A modelling approach demonstrating micromechanical changes in the tibial cemented interface due to in vivo service

Priyanka Srinivasan* (Corresponding Author), Mark A. Miller, Nico Verdonschot, Kenneth A. Mann, Dennis Janssen

*Corresponding author for this work

    Research output: Contribution to journalArticleAcademicpeer-review

    2 Citations (Scopus)
    43 Downloads (Pure)

    Abstract

    Post-operative changes in trabecular bone morphology at the cement-bone interface can vary depending on time in service. This study aims to investigate how micromotion and bone strains change at the tibial bone-cement interface before and after cementation. This work discusses whether the morphology of the post-mortem interface can be explained by studying changes in these mechanical quantities. Three post-mortem cement-bone interface specimens showing varying levels of bone resorption (minimal, extensive and intermediate) were selected for this study Using image segmentation techniques, masks of the post-mortem bone were dilated to fill up the mould spaces in the cement to obtain the immediately post-operative situation. Finite element (FE) models of the post-mortem and post-operative situation were created from these segmentation masks. Subsequent removal of the cement layer resulted in the pre-operative situation. FE micromotion and bone strains were analyzed for the interdigitated trabecular bone. For all specimens micromotion increased from the post-operative to the post-mortem models (distally, in specimen 1: 0.1 to 0.5 µm; specimen 2: 0.2 to 0.8 µm; specimen 3: 0.27 to 1.62 µm). Similarly bone strains were shown to increase from post-operative to post-mortem (distally, in specimen 1: −185 to −389 µε; specimen 2: −170 to −824 µε; specimen 3: −216 to −1024 µε). Post-mortem interdigitated bone was found to be strain shielded in comparison with supporting bone indicating that failure of bone would occur distal to the interface. These results indicate that stress shielding of interdigitated trabeculae is a plausible explanation for resorption patterns observed in post-mortem specimens.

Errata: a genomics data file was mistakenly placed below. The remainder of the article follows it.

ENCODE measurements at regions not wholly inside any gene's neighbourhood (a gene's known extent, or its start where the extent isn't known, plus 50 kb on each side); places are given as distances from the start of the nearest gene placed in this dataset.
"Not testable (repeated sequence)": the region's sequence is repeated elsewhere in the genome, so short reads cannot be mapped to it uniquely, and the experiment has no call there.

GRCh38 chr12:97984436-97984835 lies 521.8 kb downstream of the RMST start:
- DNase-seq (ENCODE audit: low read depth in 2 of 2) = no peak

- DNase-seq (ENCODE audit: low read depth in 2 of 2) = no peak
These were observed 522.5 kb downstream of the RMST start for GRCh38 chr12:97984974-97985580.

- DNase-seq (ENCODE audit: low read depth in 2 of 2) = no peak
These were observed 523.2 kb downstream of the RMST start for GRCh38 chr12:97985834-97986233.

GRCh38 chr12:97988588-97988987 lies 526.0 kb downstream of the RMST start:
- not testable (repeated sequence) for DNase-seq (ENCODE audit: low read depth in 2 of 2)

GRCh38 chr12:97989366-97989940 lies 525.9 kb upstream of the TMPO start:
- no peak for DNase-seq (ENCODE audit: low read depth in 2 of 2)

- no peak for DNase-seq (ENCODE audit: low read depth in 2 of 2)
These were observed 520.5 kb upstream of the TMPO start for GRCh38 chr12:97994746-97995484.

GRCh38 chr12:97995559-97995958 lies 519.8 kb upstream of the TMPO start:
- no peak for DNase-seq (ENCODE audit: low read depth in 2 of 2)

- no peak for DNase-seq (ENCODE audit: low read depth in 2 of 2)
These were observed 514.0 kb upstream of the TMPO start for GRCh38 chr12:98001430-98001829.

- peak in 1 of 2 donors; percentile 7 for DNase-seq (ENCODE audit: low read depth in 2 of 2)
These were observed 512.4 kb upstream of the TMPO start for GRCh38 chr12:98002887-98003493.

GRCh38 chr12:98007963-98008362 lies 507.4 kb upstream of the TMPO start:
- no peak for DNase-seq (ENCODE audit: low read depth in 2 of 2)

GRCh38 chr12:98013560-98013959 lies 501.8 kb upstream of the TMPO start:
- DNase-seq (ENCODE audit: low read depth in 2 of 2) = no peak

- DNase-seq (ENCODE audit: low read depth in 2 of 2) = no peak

Original languageEnglish
    Pages (from-to)19-25
    Number of pages7
    JournalJournal of biomechanics
    Volume56
    DOIs
    Publication statusPublished - 3 May 2017

    Keywords

    • Bone strain
    • Bone–cement interface
    • Finite element analysis
    • Micromotion
    • Tibial loosening

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